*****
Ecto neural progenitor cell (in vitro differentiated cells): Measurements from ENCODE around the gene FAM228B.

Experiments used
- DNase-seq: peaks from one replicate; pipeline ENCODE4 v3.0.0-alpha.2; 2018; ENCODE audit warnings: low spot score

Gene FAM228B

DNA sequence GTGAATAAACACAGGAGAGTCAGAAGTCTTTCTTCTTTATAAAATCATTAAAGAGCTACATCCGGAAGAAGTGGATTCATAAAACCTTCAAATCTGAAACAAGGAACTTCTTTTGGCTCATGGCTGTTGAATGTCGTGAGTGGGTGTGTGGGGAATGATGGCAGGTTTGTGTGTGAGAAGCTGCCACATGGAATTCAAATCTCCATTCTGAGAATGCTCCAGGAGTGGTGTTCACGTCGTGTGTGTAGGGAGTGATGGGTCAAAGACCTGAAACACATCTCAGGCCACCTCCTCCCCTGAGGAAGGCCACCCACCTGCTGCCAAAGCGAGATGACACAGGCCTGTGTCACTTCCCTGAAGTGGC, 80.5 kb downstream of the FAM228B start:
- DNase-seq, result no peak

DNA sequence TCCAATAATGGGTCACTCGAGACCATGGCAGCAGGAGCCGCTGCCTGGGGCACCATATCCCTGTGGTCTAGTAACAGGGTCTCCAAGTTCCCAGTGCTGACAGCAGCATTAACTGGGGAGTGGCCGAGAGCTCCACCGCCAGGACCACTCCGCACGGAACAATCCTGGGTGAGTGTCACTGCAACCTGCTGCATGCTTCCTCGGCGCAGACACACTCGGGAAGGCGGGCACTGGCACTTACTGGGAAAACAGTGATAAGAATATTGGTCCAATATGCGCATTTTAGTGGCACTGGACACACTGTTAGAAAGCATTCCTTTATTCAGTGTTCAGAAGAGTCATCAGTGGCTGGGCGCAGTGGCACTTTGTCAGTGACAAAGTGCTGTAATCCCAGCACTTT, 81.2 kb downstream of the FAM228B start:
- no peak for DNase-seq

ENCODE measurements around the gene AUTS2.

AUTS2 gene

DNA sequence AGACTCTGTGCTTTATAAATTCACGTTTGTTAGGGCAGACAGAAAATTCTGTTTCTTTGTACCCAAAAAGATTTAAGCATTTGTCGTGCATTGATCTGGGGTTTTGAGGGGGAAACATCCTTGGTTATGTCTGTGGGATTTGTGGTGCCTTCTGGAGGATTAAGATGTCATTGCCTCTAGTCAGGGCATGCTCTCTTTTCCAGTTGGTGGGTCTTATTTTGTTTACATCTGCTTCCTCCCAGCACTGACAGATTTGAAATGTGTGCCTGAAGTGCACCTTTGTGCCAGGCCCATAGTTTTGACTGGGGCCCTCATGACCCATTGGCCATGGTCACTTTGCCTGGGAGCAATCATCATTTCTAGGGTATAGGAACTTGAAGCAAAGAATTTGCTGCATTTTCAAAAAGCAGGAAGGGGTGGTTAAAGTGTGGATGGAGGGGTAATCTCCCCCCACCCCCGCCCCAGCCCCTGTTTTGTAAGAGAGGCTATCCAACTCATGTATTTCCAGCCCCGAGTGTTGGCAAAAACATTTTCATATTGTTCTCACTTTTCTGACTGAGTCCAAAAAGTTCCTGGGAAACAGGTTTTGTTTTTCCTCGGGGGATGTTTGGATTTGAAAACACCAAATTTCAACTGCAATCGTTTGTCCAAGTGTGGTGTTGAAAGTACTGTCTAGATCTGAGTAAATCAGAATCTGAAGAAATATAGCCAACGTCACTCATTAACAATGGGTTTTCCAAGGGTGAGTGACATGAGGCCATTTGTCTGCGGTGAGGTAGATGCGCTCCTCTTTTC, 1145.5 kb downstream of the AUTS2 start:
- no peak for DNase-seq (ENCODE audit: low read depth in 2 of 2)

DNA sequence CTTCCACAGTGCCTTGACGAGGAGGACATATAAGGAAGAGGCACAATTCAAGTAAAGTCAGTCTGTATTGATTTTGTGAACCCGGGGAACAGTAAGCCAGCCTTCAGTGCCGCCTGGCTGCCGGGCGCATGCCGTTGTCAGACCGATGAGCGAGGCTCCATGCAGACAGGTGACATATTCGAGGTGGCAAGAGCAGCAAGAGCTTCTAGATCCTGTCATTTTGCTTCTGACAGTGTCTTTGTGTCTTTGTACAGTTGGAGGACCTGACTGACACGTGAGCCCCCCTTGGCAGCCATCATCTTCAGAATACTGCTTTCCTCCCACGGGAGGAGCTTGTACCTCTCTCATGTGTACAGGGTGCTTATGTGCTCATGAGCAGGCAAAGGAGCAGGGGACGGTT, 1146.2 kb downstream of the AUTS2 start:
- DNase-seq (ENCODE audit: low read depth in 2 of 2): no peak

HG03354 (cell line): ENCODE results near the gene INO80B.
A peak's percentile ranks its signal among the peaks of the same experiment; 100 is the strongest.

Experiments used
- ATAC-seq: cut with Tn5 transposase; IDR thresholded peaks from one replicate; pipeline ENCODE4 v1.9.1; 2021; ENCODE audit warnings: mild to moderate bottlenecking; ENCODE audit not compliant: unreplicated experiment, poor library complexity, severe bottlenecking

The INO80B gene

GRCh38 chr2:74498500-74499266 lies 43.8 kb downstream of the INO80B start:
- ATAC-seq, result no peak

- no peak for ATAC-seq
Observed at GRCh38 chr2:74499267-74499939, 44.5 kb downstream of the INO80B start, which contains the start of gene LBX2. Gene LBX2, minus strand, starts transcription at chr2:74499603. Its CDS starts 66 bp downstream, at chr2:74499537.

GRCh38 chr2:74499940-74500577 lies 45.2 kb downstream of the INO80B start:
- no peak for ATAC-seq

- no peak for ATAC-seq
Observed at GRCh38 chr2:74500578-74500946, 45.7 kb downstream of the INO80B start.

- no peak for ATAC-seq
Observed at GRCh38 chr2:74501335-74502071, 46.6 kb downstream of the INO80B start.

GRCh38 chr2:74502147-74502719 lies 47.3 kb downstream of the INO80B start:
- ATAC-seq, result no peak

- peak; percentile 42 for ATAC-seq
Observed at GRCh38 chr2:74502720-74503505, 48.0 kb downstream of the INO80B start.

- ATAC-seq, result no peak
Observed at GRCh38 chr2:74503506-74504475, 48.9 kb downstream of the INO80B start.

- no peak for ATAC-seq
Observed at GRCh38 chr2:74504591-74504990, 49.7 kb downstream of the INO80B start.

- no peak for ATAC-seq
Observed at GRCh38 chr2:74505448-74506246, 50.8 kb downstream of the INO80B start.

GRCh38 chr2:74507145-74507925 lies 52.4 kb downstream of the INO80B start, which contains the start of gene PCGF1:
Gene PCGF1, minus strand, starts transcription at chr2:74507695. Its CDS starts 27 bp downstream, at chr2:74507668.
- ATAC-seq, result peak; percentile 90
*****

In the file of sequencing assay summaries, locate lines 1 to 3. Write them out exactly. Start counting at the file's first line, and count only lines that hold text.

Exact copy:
Ecto neural progenitor cell (in vitro differentiated cells): Measurements from ENCODE around the gene FAM228B.

Experiments used
- DNase-seq: peaks from one replicate; pipeline ENCODE4 v3.0.0-alpha.2; 2018; ENCODE audit warnings: low spot score